Supporters of Medicaid expansion in Missouri continue to work on swaying opponents in the General Assembly over to their side. While it appears they have a long way to go, and the clock is ticking on the legislative session, some key advocates say they may be close to turning the tide, at least when it comes to a scaled-back expansion that would be paired with reforms.
Missouri’s business community is getting more vocal in pushing the state’s legislators to expand Medicaid.
The St. Louis Regional Chamber held a panel Friday with business leaders who expressed frustration that the state is not capturing federal dollars to provide Medicaid coverage to more low-income residents.
This year, the state will pass up $2 billion dollars in federal funds.
After the panel discussion, St. Louis Regional Chamber President and CEO Joe Reagan said that Jefferson City needs to get the message.
For years in most states, Medicaid eligibility had been limited to disabled adults, seniors needing long-term care and very low-income parents with their children.
Then along came the Affordable Care Act. It was designed to grow health insurance coverage across the board. One of its tenets was to expand Medicaid coverage beyond the extremely poor and disabled to include all adults earning up to 138 percent of federal poverty levels.
But in 2012, the Supreme Court gave states the chance to opt out Medicaid expansion.
In the last six months alone, Missouri hospitals have eliminated nearly 1,000 jobs, imposed hiring freezes affecting another 2,145 positions and cut or delayed at least $50 million in building projects.
The blame is due, in part, to the General Assembly’s refusal to expand Medicaid.
The Missouri House has given first-round approval to next year's state budget -- after spending most of Tuesday on amendments to the FY 2015 budget, including two attempts to expand Medicaid. Both failed, and both were sponsored by state Rep. Jill Schupp, D-Creve Coeur.
Missouri Gov. Jay Nixon is trying a new pitch in his quest to persuade state legislators to expand the state's Medicaid program and accept the $2 billion a year in extra federal money that would go along with it.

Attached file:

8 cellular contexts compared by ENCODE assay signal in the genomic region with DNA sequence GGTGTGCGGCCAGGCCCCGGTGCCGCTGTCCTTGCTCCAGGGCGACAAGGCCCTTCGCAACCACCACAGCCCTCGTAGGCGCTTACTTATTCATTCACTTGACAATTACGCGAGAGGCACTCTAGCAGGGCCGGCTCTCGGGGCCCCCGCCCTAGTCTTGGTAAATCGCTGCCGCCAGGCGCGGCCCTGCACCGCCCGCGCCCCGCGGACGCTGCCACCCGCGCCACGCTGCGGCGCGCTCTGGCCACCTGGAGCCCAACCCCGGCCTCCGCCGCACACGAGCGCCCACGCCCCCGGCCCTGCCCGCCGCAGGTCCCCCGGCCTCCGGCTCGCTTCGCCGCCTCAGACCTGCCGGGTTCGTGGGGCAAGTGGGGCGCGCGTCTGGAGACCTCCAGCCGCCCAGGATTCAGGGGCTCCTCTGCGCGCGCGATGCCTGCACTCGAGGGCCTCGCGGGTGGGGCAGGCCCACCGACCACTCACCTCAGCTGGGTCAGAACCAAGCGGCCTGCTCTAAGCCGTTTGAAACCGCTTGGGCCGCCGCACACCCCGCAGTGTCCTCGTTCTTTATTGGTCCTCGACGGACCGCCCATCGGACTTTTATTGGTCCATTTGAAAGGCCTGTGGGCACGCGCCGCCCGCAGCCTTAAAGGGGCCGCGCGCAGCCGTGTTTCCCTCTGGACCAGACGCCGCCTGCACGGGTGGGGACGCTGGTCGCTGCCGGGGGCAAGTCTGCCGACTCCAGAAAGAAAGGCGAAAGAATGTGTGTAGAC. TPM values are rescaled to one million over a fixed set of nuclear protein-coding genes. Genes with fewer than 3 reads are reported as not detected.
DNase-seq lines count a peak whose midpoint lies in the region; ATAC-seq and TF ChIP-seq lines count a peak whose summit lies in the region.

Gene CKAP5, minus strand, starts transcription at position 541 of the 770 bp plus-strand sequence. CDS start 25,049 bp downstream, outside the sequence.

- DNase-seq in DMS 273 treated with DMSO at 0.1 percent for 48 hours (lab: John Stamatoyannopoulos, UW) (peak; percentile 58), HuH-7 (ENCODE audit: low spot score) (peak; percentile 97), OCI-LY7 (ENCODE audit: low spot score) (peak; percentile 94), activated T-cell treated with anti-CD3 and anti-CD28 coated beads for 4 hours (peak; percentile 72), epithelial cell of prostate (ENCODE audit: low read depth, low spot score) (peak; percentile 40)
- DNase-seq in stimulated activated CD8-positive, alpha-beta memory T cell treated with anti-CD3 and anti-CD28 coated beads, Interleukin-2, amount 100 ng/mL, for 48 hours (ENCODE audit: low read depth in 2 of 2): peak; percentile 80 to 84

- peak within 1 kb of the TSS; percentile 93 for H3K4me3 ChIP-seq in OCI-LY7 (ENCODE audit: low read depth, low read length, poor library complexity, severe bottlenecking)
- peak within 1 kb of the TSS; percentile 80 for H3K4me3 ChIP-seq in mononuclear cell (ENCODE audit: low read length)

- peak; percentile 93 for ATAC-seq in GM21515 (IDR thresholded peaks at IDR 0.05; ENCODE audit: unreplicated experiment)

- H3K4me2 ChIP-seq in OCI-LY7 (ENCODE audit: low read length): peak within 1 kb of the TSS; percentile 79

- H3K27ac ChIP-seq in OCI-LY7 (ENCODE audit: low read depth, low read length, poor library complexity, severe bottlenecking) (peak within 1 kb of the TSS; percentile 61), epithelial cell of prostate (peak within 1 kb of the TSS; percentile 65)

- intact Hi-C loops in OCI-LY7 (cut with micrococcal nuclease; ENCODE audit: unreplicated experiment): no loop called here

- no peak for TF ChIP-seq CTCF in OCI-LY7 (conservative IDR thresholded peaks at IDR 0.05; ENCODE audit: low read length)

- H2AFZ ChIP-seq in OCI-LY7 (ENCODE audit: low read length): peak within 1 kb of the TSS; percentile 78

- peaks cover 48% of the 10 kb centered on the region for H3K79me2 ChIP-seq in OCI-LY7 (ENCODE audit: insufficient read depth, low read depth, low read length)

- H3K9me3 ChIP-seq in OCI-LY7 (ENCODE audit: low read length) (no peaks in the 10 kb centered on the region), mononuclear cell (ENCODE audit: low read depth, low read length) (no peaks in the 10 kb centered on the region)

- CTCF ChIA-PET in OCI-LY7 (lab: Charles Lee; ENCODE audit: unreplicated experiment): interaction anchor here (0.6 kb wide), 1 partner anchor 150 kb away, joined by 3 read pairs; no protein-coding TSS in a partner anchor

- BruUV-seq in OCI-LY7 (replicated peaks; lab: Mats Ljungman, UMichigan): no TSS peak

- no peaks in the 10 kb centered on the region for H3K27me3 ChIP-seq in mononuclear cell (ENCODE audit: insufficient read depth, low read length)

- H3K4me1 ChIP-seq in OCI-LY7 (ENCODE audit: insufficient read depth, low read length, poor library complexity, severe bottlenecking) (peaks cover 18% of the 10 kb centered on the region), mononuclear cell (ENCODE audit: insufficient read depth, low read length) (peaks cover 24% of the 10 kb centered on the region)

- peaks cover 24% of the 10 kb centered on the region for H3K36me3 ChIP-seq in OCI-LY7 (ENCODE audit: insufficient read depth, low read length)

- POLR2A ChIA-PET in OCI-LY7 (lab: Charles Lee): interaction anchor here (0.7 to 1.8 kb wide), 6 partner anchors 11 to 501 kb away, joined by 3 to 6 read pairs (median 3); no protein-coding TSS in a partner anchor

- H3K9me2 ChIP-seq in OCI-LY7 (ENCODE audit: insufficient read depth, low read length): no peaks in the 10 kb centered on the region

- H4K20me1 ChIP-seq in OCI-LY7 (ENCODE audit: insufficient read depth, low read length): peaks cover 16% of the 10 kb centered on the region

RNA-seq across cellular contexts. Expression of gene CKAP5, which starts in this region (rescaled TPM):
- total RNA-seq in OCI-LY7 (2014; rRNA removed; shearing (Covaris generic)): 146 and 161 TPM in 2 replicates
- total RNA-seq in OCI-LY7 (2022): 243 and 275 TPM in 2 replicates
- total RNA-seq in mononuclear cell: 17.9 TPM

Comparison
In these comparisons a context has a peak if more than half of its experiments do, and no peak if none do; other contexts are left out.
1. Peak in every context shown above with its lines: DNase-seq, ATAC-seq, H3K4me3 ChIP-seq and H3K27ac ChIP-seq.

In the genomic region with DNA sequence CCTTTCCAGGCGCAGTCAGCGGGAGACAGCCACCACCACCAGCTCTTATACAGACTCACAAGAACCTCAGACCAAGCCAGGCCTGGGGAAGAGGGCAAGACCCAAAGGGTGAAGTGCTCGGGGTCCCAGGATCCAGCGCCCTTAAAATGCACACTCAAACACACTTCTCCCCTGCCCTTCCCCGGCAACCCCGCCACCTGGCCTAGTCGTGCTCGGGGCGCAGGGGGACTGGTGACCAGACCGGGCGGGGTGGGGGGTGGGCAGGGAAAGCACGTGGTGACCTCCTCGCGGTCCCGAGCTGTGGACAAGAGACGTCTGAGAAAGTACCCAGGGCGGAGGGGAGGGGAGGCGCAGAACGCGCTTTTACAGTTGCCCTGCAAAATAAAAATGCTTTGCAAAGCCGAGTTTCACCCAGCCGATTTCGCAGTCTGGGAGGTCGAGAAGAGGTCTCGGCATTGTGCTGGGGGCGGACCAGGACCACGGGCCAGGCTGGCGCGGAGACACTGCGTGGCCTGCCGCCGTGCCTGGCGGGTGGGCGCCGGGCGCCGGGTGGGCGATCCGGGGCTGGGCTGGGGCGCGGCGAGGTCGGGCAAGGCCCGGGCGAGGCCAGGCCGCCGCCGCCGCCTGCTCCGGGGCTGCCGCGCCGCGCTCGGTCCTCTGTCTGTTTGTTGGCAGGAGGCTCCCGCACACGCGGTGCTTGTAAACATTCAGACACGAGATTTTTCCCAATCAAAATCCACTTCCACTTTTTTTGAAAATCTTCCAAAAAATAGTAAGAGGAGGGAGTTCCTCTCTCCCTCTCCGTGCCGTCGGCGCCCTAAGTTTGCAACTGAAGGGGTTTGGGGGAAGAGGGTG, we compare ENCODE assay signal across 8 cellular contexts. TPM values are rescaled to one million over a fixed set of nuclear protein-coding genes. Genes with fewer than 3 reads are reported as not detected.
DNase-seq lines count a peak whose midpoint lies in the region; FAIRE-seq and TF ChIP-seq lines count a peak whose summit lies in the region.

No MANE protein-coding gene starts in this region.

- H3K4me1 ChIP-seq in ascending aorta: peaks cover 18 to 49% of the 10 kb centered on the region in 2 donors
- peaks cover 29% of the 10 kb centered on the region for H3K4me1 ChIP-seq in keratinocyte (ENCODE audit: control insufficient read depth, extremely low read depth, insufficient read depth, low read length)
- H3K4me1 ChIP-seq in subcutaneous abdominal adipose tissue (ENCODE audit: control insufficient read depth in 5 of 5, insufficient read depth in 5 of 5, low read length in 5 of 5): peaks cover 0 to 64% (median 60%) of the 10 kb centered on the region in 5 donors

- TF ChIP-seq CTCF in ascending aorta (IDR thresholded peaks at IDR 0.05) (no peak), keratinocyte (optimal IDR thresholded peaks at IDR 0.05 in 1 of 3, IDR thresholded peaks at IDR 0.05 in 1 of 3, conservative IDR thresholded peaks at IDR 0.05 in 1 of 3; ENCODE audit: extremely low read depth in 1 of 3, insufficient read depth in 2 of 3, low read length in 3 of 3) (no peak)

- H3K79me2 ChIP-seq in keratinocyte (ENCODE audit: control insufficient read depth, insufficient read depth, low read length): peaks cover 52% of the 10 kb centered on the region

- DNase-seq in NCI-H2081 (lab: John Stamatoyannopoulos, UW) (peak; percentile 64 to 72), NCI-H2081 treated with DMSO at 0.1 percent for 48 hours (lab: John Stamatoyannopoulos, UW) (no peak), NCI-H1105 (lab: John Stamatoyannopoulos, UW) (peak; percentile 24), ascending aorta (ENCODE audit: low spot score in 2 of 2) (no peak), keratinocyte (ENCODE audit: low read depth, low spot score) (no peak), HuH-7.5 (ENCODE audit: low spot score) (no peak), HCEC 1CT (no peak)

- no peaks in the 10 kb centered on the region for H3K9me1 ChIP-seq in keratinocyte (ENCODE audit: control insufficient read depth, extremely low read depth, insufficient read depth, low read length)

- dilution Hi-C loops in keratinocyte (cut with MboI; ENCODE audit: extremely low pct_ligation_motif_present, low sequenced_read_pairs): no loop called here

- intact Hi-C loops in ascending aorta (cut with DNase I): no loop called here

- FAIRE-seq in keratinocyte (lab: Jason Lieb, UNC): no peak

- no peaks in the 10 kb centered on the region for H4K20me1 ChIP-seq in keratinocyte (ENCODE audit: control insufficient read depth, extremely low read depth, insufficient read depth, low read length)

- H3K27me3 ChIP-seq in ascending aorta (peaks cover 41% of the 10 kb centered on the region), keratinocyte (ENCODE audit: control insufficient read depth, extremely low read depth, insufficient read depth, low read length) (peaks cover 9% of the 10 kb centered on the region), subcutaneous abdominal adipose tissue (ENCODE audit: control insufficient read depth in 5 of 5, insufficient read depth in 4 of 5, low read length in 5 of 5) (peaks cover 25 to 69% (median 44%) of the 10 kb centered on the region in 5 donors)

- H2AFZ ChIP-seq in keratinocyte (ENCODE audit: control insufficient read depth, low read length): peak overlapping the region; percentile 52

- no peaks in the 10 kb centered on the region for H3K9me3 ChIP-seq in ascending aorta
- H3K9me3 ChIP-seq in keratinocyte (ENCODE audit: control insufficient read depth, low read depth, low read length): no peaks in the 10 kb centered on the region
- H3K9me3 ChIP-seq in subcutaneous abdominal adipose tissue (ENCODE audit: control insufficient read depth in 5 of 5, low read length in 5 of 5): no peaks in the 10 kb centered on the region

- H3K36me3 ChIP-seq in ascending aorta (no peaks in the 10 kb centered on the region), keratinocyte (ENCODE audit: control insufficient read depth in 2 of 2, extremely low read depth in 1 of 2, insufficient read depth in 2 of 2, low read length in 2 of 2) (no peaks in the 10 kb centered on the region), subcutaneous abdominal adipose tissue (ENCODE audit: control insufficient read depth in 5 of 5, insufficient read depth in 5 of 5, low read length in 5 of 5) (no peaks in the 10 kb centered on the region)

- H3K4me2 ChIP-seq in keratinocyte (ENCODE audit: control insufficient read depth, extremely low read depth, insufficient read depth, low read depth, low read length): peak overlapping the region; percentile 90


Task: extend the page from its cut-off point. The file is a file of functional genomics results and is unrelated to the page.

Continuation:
Nixon told supporters Thursday night in St. Louis County that the state’s current Medicaid program is so stingy that it discourages people from working — and could drive entry-level workers to other states that are expanding Medicaid.
Missouri now bars Medicaid coverage for anyone who earns more than $2,217 a year — which boils down to $42.63 a week.
State Sen. Rob Schaaf is a force to be reckoned with when it comes to health-care policy. But some believe that this staunch opponent of Medicaid expansion holds the key to ending the legislative impasse over it.
HANNIBAL, Mo. – Missouri Attorney General Chris Koster – now running for governor -- dove straight into the health-care debate Saturday when he attacked his former Republican colleagues for opposing Medicaid expansion and the Affordable Care Act.
“The Affordable Care Act was a Republican idea, for goodness sakes,” Koster declared. “They’re just pissed that we stole it.”
Former U.S. Sen.Kit Bond paid a visit to Jefferson City Tuesday, hoping to persuade his fellow Republicans in the Missouri House and Senate to expand Medicaid coverage to more people.
Bond told a gathering of Missouri Chamber of Commerce and Industry members that he doesn't like Obamacare, and he called its rollout a "disaster." But he also said that accepting federal dollars to expand Medicaid could enable Missouri to craft its own health-care solution.